To ensure students and staff are embraced in safe, secure spaces, our teams consider and incorporate features such as single-point entry, access control, surveillance, territorial reinforcement, high visibility, and lighting. The key is to bring all these elements together without compromising the intention of the space. One of the primary goals is to maintain a warm, comfortable atmosphere, reinforcing pride of place and a sense of belonging.
The Thorne-Rider Campus Center at Sheridan College in Wyoming is located at the geographic center of campus and serves as a hub for student life. The reception area has full views of the space with campus police located on-site, as well as an always-open dining facility, recreation hall, multi-purpose activity room, commuter lockers, student government, and campus mail.
For Stricker Elementary School in Kimberly, Idaho, the design incorporated the latest school security planning and technology. Walking through the school, the layout offers a logical flow of movement with visual cues. A single-point entry vestibule — with a secondary entry vestibule for buses, locked down after buses depart — funnels school entrants through double-doors located adjacent to administrative offices where staff can keep eyes on all points of the school. The hallway layout was designed so staff can see down one wing directly from the offices, and move only a short distance to see down the other two classroom wings.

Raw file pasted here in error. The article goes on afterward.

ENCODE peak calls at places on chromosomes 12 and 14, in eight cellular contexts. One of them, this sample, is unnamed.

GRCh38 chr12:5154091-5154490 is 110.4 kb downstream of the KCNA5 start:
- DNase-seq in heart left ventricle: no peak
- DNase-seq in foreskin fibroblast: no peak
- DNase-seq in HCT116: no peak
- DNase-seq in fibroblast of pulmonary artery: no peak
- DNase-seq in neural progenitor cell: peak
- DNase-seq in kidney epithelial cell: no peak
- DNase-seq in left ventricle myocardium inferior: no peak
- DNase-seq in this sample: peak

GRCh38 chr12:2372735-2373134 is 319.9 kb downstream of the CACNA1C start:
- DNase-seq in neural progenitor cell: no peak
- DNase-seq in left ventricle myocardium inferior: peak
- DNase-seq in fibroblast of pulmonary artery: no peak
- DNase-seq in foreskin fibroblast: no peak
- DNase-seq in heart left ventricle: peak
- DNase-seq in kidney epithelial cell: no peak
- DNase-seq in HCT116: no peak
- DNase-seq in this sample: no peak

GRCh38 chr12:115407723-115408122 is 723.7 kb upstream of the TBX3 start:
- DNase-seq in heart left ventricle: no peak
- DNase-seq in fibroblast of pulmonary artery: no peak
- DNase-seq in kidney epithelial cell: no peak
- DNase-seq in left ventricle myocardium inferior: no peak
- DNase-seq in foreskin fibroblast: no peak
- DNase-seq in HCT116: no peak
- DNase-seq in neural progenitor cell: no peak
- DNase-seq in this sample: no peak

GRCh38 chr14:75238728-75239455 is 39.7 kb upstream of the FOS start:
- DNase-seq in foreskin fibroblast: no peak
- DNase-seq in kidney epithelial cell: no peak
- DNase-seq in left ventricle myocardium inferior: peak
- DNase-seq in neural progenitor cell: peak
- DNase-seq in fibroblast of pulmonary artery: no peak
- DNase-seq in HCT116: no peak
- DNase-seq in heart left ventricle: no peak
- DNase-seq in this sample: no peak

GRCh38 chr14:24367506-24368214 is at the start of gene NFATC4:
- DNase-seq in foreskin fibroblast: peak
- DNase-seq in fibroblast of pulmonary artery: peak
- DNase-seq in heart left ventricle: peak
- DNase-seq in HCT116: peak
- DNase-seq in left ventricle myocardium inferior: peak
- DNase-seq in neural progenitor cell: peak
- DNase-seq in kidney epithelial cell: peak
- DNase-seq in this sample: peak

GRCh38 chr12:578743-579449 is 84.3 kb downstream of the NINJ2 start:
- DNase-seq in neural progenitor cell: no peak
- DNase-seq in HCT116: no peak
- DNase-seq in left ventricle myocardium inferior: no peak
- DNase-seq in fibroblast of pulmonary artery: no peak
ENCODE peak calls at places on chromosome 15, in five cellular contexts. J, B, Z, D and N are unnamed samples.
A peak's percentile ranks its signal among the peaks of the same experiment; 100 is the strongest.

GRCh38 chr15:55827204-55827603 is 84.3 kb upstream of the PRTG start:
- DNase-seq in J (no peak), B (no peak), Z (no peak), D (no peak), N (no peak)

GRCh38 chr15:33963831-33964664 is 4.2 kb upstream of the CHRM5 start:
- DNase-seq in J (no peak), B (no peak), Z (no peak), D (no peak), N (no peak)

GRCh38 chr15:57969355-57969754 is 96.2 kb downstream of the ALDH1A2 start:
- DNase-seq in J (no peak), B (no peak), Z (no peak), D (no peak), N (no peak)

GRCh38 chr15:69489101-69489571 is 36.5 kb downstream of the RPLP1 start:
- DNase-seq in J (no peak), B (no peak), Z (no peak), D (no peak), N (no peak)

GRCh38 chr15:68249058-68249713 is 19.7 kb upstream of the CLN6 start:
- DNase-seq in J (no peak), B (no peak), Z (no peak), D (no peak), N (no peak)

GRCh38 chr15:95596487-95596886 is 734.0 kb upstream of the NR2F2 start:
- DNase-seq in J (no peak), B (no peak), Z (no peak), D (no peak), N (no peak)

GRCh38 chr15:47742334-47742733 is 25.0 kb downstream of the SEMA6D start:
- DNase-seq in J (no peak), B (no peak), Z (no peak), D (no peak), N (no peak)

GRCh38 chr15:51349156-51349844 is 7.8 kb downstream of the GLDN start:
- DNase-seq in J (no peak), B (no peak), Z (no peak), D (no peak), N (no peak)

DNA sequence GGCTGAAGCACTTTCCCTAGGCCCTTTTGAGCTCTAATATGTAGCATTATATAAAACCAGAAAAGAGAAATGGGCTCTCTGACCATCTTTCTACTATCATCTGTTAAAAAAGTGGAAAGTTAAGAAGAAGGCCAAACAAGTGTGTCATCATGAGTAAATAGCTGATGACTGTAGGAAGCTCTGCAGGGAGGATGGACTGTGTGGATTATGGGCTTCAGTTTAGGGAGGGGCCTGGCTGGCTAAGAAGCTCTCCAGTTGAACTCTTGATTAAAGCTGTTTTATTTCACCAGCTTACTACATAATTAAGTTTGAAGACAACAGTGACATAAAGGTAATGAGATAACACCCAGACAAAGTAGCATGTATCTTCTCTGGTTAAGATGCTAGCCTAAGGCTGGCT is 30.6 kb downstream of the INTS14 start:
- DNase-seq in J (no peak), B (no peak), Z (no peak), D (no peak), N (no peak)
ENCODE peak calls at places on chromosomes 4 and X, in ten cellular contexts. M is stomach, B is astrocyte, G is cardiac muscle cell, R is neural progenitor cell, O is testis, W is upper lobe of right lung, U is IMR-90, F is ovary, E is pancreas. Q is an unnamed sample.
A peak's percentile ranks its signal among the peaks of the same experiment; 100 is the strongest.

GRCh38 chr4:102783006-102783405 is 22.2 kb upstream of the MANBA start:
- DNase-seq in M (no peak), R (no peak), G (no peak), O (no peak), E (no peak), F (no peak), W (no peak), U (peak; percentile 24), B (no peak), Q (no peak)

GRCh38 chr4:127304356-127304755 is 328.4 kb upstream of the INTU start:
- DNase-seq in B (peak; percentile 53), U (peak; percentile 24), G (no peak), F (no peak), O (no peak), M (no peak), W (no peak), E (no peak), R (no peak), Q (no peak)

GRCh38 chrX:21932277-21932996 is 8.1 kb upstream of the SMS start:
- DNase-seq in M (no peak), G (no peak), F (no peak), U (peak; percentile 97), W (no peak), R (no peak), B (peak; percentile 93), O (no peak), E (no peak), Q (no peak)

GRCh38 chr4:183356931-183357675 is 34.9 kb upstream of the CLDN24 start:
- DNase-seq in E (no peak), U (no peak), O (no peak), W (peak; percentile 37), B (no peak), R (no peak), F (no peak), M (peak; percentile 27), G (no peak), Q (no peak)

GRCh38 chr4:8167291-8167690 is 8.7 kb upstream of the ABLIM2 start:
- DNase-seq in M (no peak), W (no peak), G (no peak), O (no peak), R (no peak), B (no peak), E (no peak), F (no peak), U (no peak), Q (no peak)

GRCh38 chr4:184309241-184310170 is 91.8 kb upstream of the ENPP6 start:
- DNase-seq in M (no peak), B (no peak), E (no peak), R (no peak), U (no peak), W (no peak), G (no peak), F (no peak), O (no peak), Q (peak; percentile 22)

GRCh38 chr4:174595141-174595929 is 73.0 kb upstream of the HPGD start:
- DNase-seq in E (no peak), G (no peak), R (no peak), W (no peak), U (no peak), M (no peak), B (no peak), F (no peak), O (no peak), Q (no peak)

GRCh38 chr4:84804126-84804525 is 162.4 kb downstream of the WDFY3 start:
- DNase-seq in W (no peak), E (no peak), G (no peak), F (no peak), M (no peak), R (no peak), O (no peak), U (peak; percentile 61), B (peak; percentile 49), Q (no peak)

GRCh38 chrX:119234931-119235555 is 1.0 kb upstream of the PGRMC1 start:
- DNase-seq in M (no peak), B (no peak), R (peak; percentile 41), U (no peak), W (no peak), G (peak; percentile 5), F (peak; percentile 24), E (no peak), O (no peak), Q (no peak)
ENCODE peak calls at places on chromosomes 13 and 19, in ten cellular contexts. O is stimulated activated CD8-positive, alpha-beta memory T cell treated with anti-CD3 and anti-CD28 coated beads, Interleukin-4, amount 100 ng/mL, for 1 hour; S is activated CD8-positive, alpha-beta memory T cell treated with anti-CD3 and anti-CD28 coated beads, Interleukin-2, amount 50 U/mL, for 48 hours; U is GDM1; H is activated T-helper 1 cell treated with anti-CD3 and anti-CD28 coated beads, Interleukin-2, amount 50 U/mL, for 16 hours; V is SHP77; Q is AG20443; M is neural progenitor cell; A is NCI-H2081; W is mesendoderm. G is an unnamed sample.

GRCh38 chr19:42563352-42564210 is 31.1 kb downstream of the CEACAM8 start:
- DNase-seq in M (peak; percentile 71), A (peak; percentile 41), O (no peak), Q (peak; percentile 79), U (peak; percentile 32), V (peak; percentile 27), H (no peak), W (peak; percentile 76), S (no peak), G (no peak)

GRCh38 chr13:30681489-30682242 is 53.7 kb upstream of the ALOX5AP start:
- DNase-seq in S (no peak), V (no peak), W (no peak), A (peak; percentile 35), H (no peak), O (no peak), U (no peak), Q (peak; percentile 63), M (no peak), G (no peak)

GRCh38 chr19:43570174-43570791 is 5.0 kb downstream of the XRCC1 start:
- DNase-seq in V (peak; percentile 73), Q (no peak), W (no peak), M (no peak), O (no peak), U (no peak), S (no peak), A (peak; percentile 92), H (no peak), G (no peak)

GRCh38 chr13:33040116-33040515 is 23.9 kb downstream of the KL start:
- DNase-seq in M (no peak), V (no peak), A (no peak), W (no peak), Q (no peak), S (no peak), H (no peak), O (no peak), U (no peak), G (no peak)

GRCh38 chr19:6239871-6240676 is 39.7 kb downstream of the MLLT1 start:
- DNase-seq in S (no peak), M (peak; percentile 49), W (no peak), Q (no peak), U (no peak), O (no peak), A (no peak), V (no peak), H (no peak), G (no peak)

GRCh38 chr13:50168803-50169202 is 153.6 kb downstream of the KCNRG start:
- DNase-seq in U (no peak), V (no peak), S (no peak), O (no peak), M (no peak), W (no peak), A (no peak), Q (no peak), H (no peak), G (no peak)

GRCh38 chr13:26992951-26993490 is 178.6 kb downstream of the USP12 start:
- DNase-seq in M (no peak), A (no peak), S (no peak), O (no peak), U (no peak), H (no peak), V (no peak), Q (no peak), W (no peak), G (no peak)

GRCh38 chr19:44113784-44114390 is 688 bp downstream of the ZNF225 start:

2) Creating community
Another key element in the design of both workplaces and schools is a community focal point where people come together for collaboration and celebration. This can be a place where visual storytelling occurs — through branding, employee or student artwork, accolades, and other signage — helping to build culture.
In workplaces, this can happen in a variety of spaces — a central meeting place, kitchens, and even classroom-style areas, borrowing from educational spaces. Some offices have outdoor areas for meeting and gathering that also help connect employees to nature and/or urban neighbors and other businesses.
This cozy auditorium space designed for a large technology client provides an opportunity for knowledge sharing both within the company and the community. A variety of seating options throughout allows the space to be used in a variety of ways, from formal lectures to casual collaboration.
Schools can bring together internal and external communities through places for gathering, socializing, eating, celebrating, presenting, and displaying. Social interactions with neighborhood, educational, and business partners can be supported and enhanced in places such as a commons area, multi-purpose rooms, gymnasiums, and/or performance spaces. A vibrant and healthy school is one that is open and accessible to the community.